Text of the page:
Like his early followers, we must recall that Jesus is present, and that it is essential that we remain in him. We cannot extend the love of God without Christ living in us through the Spirit. Neither can we express the grace given us without our mental consent to do so. This was the challenge faced by the first-century Church that today’s readings address. Let’s consider those lessons.

The apostles were familiar with Psalm 98 and many related passages that reveal God’s salvation among all people groups. They heard Jesus’ commission to be his witnesses in all the earth and make disciples of all nations, but somehow a barrier or blindness restricted them from applying these words to any group other than Jews. They seemed to be incapable of seeing the matter of eternal salvation through the eyes of people who were not Jewish. We can call this ignorance or blindness; either word seems to apply. Regardless, it took the wisdom, grace and uncompromising truth of God to prevail against it.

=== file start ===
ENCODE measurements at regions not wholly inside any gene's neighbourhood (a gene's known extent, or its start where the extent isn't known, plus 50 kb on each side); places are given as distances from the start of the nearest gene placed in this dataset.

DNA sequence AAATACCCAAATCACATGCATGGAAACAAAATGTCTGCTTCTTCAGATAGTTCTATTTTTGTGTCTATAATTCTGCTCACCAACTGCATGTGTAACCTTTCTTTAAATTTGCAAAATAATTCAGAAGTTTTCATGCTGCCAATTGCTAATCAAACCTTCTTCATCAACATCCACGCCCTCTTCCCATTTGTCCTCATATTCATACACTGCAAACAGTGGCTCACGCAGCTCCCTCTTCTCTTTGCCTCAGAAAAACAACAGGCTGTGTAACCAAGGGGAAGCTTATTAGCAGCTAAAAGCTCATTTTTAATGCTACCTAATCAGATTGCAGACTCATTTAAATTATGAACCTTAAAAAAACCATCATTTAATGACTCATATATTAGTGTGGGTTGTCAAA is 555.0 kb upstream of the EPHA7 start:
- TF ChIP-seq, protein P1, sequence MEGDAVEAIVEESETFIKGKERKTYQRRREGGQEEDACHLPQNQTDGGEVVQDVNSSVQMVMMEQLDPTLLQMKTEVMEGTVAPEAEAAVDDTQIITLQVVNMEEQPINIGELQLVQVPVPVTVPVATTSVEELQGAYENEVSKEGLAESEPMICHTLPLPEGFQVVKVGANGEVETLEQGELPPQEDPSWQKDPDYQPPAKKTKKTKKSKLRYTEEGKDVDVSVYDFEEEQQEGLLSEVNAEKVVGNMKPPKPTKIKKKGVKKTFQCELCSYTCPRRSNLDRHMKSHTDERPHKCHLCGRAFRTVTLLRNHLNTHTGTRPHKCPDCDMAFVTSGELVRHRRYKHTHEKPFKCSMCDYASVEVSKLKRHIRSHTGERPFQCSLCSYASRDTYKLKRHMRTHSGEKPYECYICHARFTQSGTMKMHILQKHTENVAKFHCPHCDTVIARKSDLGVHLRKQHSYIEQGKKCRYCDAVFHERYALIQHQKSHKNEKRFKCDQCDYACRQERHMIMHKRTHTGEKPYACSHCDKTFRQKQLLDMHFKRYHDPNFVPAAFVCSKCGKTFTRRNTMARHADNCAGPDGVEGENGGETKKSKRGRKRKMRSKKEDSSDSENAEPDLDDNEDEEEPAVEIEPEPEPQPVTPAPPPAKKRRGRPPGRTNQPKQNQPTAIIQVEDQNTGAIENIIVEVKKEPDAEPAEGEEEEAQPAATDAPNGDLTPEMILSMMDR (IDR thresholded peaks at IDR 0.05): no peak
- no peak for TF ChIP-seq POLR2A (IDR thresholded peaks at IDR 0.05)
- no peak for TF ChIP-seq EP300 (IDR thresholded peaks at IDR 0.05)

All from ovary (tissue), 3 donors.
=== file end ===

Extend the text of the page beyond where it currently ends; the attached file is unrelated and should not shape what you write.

Acts 10 tells the story. A vision granted to Peter by the Lord impressed upon him the need to change his Jewish perspective and see the matter through the eyes of the Lord. Speaking to Gentiles, Peter said:

You yourselves know how unlawful it is for a Jew to associate with or to visit anyone of another nation, but God has shown me that I should not call any person common or unclean. (Acts 10:28)

Peter’s eyes were opened to see the truth! However, his newfound understanding did not impress all those who were supposed to look to him for spiritual leadership. Acts 10:44-48 tells of the Holy Spirit’s position on the matter, helping others accept this truth. Still, the first-century Church continued to wrestle with the issue of division between Jews and Gentiles. Even Peter, after this revelation, struggled with the idea of Gentiles being included in the circle of love.

Galatians 2:11-14 tells about Peter’s reluctance to eat with Gentiles, giving in to cultural peer pressure. Paul challenged Peter’s hypocritical actions, helping him and the church progress steadily toward becoming a community of love that crossed all barriers. Within a generation, the world could see the unity through faith in Jesus Christ of races, cultures and languages.